We were on the Negro river ferrying down to the River Amazon. The water of Negro was so black that it seemed there must have been a coalmine somewhere on the riverbank. Was it there? As I asked my uncle, he was visibly annoyed, and said, "Are they teaching like this in India these days?"

Uncle was perhaps vexed at being interrupted in his talks with his Portuguese friend. Ever since we embarked the boat at Manaus, they were incessantly talking. The colour of the river water or the scenes on the bank mattered little to them. I had no idea what they were talking about because they were speaking in Portuguese. Only two days have passed since I came to Brazil and I could pick up only two Portuguese words-- bondia, meaning good day and obrigado meaning thank you.

Uncle had been living in this country for about ten to twelve years. The mountains here are reputed to be abounding with colourful semi-precious stones and I learnt that Uncle had a business in coloured stones.

He stayed in Rio de Janeiro. Near the sea was his big residence. But I could not see Aunt or any children of theirs. I saw Aunt only once, as a new bride with rings on ears and nose and a bridal crest, on the marriage reception day. The marriage ceremony was held at Palasi in Nadia district, where Uncle had some sort of business. I had been there in the ceremony, on the lap of my mother.

When I grew up I read in my history book that the English defeated Bengal's Nawab Siraj-u-ddula in the mango groves of Palasi and eventually became the rulers of this country.

My secondary school examinations were due in two years. I never saw Uncle or Aunt ever since I saw them in Palasi. I came to Brazil because Uncle was there. I had won a round-the-world-visit ticket by participating in a letter-writing competition that was held on an international level. This ticket enabled me to travel over Bangkok, Hong Kong, Tokyo, Los Angeles, New York, Rio de Janeiro, Copenhagen, Delhi and back to Kolkata.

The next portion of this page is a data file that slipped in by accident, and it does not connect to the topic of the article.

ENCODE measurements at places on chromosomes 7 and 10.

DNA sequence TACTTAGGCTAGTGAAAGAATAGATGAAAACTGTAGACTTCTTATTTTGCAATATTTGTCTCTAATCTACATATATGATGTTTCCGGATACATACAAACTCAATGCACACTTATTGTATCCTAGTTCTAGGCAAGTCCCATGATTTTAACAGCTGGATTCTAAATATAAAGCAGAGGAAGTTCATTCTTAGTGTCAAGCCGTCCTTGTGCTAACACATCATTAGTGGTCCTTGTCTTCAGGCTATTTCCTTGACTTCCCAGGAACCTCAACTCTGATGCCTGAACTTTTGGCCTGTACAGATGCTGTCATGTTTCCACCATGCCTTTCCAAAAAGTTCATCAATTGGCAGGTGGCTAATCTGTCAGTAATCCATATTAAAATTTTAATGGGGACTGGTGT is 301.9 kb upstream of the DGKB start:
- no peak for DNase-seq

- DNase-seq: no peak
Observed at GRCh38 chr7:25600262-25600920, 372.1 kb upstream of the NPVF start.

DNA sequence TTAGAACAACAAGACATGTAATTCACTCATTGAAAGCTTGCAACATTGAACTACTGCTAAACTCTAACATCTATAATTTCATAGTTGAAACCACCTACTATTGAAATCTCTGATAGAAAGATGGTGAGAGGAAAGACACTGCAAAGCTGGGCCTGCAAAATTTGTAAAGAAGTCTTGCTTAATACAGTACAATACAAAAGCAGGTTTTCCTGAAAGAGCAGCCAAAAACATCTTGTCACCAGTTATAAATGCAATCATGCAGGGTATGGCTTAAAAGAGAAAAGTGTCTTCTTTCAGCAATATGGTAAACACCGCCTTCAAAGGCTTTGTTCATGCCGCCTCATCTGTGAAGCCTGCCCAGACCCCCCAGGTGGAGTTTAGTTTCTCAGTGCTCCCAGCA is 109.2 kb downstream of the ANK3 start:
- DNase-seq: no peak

True the plane ticket round the globe cost me nothing but lodge and board in Bangkok, Hong Kong, Tokyo, New York, Los Angeles and sightseeing meant a pretty package. Since Uncle had a house in Rio de Janeiro in Brazil, the ticket became handy. Father wrote to Uncle about my winning the prize and Uncle replied that he would receive me at the airport if he was informed of the airline I was traveling. In point of fact, father was a little proud that I won the competition in which school children of one hundred and fifty countries sat. Father bragged a bit to Uncle about my prize.

Whoever would not be delightful to win a prize. And a round-the-world air ticket would make anybody jump in joy. The very phrase, round-the-world, reminded me of the book by Jules Verne, 'Around the World in 80 Days'. If I only could go round the world in 80 days, I could have made so many friends in so many countries!

The subject of the letter-writing competition was this very theme: visiting a new country. You would have to invite an overseas friend to come and visit your country. I won the first prize. Got the round-the-world air ticket. But let alone the world, even one country would have been beyond my reach, if Uncle were not there.

Uncle was busy in his work throughout the day and so the first two days I roamed by the seaside at Rio. Even on the third day, I walked along the seaside. There was lesser chance of getting lost if you walked by the sea. Moreover, I loved seas.

That night Uncle asked me at the dinner table, "Do you want to see the jungles of Amazon? If you do, get ready at seven in the morning for the airport."

The plane took off from Rio and first came to Brazil's capital, Brasilia. After an hour there, the plane flew off non-stop to Manaus, the capital city of the Amazon state. That Portuguese friend of Uncle was waiting here at the airport and his car took us down to the Manaus jetty where we got on to a motorboat.

On the Negro river we could see another river on the left. The water of that river was yellowish. Or perhaps brownish. It was difficult to see the colour from such a distance.

I had a yen to know the name of a river when I saw one. Even though Uncle was immersed in talk with his friend, I could not but ask, "Look, Uncle, look at that river. The colour of the water is altogether different, isn't it? What river is that?"

Uncle was not that annoyed this time. He said, "That is Solimoes– the river of yellow water. Like the Negro, it also flows into the Amazon. There are around a thousand tributaries, all flowing from the left and right sides into the Amazon.